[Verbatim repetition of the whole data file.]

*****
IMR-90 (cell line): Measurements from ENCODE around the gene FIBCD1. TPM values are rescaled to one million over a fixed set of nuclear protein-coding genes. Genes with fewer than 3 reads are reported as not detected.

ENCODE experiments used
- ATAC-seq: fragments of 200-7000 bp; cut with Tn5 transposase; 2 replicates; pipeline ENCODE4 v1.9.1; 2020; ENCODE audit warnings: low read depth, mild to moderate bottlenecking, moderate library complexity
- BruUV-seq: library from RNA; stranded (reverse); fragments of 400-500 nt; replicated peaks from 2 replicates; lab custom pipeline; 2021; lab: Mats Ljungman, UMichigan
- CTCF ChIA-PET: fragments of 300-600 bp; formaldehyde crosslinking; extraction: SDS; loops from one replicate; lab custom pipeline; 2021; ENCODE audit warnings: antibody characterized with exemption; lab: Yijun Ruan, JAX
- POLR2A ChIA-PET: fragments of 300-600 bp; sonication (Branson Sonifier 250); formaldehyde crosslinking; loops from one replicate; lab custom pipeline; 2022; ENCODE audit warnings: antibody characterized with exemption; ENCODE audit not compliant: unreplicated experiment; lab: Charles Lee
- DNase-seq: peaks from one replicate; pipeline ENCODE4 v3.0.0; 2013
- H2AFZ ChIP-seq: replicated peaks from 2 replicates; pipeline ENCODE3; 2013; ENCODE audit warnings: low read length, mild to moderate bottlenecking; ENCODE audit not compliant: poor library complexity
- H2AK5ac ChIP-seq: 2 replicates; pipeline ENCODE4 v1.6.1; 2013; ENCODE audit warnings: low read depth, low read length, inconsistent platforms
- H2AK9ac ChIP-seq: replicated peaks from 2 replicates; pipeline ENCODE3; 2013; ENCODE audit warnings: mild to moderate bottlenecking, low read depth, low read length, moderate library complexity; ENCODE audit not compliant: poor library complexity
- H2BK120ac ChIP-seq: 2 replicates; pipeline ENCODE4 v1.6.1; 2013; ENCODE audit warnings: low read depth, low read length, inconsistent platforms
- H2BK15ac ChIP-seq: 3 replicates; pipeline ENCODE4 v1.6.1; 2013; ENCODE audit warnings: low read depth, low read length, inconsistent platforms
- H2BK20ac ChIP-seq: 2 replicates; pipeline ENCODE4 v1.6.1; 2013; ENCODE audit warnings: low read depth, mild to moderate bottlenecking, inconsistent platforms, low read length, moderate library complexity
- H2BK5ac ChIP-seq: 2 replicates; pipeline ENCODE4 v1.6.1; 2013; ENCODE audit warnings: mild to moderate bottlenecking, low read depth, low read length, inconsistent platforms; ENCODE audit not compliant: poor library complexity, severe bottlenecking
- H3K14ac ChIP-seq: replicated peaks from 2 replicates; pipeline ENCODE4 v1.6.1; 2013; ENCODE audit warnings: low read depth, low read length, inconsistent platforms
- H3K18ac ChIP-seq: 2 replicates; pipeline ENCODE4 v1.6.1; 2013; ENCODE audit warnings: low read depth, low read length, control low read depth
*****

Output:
IMR-90 (cell line): Measurements from ENCODE around the gene FIBCD1. TPM values are rescaled to one million over a fixed set of nuclear protein-coding genes. Genes with fewer than 3 reads are reported as not detected.

ENCODE experiments used
- ATAC-seq: fragments of 200-7000 bp; cut with Tn5 transposase; 2 replicates; pipeline ENCODE4 v1.9.1; 2020; ENCODE audit warnings: low read depth, mild to moderate bottlenecking, moderate library complexity
- BruUV-seq: library from RNA; stranded (reverse); fragments of 400-500 nt; replicated peaks from 2 replicates; lab custom pipeline; 2021; lab: Mats Ljungman, UMichigan
- CTCF ChIA-PET: fragments of 300-600 bp; formaldehyde crosslinking; extraction: SDS; loops from one replicate; lab custom pipeline; 2021; ENCODE audit warnings: antibody characterized with exemption; lab: Yijun Ruan, JAX
- POLR2A ChIA-PET: fragments of 300-600 bp; sonication (Branson Sonifier 250); formaldehyde crosslinking; loops from one replicate; lab custom pipeline; 2022; ENCODE audit warnings: antibody characterized with exemption; ENCODE audit not compliant: unreplicated experiment; lab: Charles Lee
- DNase-seq: peaks from one replicate; pipeline ENCODE4 v3.0.0; 2013
- H2AFZ ChIP-seq: replicated peaks from 2 replicates; pipeline ENCODE3; 2013; ENCODE audit warnings: low read length, mild to moderate bottlenecking; ENCODE audit not compliant: poor library complexity
- H2AK5ac ChIP-seq: 2 replicates; pipeline ENCODE4 v1.6.1; 2013; ENCODE audit warnings: low read depth, low read length, inconsistent platforms
- H2AK9ac ChIP-seq: replicated peaks from 2 replicates; pipeline ENCODE3; 2013; ENCODE audit warnings: mild to moderate bottlenecking, low read depth, low read length, moderate library complexity; ENCODE audit not compliant: poor library complexity
- H2BK120ac ChIP-seq: 2 replicates; pipeline ENCODE4 v1.6.1; 2013; ENCODE audit warnings: low read depth, low read length, inconsistent platforms
- H2BK15ac ChIP-seq: 3 replicates; pipeline ENCODE4 v1.6.1; 2013; ENCODE audit warnings: low read depth, low read length, inconsistent platforms
- H2BK20ac ChIP-seq: 2 replicates; pipeline ENCODE4 v1.6.1; 2013; ENCODE audit warnings: low read depth, mild to moderate bottlenecking, inconsistent platforms, low read length, moderate library complexity
- H2BK5ac ChIP-seq: 2 replicates; pipeline ENCODE4 v1.6.1; 2013; ENCODE audit warnings: mild to moderate bottlenecking, low read depth, low read length, inconsistent platforms; ENCODE audit not compliant: poor library complexity, severe bottlenecking
- H3K14ac ChIP-seq: replicated peaks from 2 replicates; pipeline ENCODE4 v1.6.1; 2013; ENCODE audit warnings: low read depth, low read length, inconsistent platforms
- H3K18ac ChIP-seq: 2 replicates; pipeline ENCODE4 v1.6.1; 2013; ENCODE audit warnings: low read depth, low read length, control low read depth